My research trip, then, successfully fulfilled both of its purposes: both my attendance as a participator at the conference and my research at the University of New Mexico were of immense benefit to me. Although the primary benefits I derived from this visit relate to the development of my PhD, as my comments here indicate many aspects of my trip were also of more wide-ranging benefit in furthering my knowledge and understanding of related aspects of American culture. In addition, my paper is to gain publication as part of the conference proceedings, with due acknowledgement to BAAS. I should like to reiterate my thanks to BAAS here, for supplying the partial funding which made this stimulating and immensely worthwhile trip possible.

Sam Luton, University of Warwick

I would like to take this opportunity to extend my warmest thanks to the British Association of American Studies and the University of Warwick Graduate History Department for their generous support in funding my recent research trip to the United States. My MA dissertation has focused on inter-racial encounters in taverns in antebellum New Orleans, and having access to the city’s many archives provided vital primary resources that have formed the basis of my work.

Whilst in New Orleans, I visited three different archives and libraries, each of which provided a different selection of useful resources. I spent the majority of my time working in the Louisiana Collection branch of the Special Collections Department at Tulane University. Their range of early New Orleans Directories, dating from 1822, allowed me to lay the quantitative foundations for my work on taverns, and to gain a better understanding of their geographical distribution. I also found their range of City Ordinance Digests to be invaluable in the creation of a legislative framework (concerning slaves, free-blacks, and coffee-houses) for my study. Moreover, I was able to consult a number of published secondary sources relating to the city that had proved impossible to find in England. The helpful staff and friendly atmosphere made it a very pleasant place to work, and the sheer size of the collection meant I could happily have stayed there for ten months, not just ten days!

The second location I found useful was the Williams Research Center, located in the city’s French Quarter. Much of the qualitative evidence in this work has been drawn from contemporary newspaper reports, and the Williams Research Center had an extensive range of this kind of source. Time, yet again, proved to be a frustrating limiting factor, but I was still able to consult a number of different papers, from a number of years. I concentrated on the New Orleans Bee and the New Orleans Daily Delta, the largest newspapers in the First and Second Municipalities respectively, although I also consulted a selection of issues from the Louisiana Gazette, the Louisiana Advertiser, and The True American. The Bee’s ‘City Intelligence’ column, in particular, was a bountiful source of information.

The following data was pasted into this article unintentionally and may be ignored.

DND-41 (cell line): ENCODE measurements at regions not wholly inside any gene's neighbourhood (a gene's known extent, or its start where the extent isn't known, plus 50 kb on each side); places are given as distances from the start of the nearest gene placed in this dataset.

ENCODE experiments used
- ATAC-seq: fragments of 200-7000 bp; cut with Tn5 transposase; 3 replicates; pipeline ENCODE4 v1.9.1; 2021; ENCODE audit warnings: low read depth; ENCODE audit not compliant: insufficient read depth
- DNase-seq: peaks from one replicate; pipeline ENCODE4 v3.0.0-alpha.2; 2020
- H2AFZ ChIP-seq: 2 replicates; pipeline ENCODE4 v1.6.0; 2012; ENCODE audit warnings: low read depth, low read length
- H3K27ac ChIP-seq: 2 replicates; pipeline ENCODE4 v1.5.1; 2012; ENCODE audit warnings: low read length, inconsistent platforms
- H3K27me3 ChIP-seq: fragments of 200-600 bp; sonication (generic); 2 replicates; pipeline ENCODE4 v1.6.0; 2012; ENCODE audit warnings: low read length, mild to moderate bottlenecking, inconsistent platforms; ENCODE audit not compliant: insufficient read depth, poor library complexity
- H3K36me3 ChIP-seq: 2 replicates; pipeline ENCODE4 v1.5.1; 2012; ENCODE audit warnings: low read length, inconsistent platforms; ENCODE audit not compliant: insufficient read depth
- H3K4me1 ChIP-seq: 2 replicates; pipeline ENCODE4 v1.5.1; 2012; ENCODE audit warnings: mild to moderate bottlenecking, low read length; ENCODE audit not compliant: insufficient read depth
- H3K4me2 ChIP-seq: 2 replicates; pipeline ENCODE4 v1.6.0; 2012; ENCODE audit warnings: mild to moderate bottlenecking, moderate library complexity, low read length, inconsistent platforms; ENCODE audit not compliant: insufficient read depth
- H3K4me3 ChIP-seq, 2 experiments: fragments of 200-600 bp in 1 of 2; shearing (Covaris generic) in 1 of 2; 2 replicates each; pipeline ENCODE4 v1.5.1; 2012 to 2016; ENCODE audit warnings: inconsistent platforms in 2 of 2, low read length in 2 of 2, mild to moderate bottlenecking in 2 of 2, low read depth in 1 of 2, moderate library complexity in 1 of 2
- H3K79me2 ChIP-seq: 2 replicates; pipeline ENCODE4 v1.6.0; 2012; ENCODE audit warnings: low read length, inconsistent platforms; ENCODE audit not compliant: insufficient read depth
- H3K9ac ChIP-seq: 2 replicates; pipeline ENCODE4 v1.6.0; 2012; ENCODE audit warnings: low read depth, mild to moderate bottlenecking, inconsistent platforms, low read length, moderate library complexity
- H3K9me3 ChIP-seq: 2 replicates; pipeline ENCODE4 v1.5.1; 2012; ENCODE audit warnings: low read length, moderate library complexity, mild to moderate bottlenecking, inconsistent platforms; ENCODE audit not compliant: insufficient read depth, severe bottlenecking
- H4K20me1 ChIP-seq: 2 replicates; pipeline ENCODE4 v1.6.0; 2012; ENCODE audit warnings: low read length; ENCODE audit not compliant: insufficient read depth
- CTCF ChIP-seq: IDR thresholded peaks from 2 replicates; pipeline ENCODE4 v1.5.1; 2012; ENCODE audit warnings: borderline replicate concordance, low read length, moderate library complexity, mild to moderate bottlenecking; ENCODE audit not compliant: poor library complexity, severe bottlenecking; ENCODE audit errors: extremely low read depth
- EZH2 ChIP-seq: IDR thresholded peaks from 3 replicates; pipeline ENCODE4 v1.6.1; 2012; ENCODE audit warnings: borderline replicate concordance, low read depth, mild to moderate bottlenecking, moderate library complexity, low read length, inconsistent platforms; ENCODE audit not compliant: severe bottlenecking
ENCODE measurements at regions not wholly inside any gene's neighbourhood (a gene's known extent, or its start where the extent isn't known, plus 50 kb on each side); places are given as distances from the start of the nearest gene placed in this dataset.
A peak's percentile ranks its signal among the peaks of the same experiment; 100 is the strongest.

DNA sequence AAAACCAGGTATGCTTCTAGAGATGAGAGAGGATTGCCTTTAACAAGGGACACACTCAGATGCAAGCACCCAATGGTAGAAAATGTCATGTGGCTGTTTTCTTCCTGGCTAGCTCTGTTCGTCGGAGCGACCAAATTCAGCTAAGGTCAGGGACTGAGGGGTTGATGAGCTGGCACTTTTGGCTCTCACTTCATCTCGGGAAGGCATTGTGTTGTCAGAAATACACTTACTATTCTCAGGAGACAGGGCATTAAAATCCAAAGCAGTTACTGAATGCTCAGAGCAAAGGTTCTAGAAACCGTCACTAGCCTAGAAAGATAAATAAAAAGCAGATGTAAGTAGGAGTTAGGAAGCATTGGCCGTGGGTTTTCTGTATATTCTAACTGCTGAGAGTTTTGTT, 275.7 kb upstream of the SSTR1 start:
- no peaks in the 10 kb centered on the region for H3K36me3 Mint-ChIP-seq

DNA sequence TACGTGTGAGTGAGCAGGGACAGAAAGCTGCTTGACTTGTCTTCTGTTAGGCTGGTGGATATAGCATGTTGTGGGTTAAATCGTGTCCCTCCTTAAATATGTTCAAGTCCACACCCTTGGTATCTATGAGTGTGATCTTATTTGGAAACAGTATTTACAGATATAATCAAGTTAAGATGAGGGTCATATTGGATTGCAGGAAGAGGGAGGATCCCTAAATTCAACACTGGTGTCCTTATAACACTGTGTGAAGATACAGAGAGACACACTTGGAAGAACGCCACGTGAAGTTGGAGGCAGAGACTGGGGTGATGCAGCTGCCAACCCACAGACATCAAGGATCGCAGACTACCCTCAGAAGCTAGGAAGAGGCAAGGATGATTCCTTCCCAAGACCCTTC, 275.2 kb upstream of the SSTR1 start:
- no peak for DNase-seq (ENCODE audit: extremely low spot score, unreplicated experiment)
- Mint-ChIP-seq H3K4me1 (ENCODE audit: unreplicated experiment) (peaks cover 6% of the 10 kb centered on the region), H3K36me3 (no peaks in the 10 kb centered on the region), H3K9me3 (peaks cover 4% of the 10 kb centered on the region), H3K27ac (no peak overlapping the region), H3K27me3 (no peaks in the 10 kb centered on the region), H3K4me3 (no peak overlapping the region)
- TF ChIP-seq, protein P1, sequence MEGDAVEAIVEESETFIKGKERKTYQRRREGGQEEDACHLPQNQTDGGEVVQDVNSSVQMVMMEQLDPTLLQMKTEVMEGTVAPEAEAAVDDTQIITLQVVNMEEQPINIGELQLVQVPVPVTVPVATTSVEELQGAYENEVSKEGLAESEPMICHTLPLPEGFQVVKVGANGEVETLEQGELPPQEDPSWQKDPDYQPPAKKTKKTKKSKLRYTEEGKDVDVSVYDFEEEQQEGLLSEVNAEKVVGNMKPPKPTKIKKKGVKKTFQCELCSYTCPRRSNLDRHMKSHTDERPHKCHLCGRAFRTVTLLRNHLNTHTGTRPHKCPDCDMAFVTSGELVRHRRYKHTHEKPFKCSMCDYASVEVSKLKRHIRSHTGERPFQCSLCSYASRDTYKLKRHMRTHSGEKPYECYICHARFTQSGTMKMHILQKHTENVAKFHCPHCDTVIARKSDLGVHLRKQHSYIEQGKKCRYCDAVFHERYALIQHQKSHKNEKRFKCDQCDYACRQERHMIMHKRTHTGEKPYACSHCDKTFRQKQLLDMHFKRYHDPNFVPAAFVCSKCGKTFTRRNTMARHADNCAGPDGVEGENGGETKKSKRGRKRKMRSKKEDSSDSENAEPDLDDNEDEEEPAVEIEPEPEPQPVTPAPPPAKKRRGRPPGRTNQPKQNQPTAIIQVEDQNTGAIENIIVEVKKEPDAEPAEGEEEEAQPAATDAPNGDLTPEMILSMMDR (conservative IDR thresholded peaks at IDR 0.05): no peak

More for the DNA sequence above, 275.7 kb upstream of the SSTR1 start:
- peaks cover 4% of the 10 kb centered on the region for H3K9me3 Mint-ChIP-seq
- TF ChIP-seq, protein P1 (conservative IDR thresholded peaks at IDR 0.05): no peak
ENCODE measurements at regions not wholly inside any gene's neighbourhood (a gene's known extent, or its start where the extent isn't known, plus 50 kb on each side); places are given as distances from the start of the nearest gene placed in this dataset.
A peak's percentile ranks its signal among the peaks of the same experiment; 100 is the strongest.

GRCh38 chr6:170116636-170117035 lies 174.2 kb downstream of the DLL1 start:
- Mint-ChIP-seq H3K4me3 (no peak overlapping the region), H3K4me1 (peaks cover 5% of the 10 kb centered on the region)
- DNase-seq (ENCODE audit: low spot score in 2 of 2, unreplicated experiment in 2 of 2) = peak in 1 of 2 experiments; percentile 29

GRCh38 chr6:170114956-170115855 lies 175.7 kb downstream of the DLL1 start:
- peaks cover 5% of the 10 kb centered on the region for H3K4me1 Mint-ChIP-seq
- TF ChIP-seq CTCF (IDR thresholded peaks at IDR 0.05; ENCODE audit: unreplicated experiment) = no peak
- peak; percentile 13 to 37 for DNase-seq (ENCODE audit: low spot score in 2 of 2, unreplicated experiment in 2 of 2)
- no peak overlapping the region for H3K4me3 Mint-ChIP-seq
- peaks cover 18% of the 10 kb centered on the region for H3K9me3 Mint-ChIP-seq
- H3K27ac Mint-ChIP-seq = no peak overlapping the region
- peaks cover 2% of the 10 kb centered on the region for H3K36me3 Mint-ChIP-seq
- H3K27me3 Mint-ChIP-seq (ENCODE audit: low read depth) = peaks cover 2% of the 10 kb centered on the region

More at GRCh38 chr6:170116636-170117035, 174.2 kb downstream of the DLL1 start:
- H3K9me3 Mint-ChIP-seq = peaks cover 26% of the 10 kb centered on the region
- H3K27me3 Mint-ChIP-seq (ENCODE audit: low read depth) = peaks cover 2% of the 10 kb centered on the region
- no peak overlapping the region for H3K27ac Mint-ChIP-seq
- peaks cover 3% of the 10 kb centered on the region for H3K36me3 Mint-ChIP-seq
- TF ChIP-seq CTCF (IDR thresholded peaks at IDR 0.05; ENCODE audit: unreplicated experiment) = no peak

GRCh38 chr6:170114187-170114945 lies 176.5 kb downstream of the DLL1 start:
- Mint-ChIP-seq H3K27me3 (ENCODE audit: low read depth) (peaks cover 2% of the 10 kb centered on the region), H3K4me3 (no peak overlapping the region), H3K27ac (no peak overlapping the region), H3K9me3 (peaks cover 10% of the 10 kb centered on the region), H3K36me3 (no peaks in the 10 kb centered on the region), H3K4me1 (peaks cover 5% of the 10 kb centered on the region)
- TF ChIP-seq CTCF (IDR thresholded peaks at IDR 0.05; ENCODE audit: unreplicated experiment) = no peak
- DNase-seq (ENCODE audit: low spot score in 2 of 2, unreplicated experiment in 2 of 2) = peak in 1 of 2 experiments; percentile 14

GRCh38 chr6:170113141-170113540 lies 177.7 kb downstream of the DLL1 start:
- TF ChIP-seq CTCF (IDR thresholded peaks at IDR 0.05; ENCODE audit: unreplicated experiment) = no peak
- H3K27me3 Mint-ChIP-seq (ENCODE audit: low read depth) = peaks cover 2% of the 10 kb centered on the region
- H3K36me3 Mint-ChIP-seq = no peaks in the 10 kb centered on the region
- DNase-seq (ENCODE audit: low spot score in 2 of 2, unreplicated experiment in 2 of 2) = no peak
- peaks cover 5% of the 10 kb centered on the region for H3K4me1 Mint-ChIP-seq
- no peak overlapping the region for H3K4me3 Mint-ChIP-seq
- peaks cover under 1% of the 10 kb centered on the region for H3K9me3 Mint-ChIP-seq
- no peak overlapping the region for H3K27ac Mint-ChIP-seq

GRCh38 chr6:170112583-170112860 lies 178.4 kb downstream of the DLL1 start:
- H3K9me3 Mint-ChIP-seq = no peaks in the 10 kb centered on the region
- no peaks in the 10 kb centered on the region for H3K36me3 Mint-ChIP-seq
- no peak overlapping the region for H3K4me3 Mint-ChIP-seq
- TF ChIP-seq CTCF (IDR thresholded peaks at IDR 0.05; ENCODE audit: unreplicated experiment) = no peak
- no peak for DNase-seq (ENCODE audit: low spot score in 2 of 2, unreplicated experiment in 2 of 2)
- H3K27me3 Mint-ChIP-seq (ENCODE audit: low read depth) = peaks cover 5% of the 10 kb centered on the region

Finally, I visited the City Archives section of the New Orleans Public Library. This houses a significant selection of early nineteenth century government documents. Again, I found the staff helpful in guiding me through the archival maze to appropriate sections of the extensive holdings, and it was instructive to view a range of the tavern licenses issued in the antebellum period. There was, however, simply not enough time to delve properly through the full range of materials relating to taverns and coffee-houses held in the archives, and I certainly hope to be able to revisit them again in the future to extend my study.

Beyond the strictly academic, this grant has enabled me to visit the city (and its taverns), to walk around it, and to get some kind of feel for it. This, too, was invaluable for the writing of this dissertation. Once again, many thanks for this opportunity.

Conference Reports

Making Sense of 9/11: Teaching American Studies After the Attack on the Twin Towers

This one-day conference was held at King Alfred’s Winchester on 25 May 2002 under the auspices of the HEFCE funded project AMATAS (American Studies and the Teaching of American Studies). The event was designed to provide a focus for mature reflection on 9/11 and its legacy by considering their implications for what happens in the Higher Education classroom.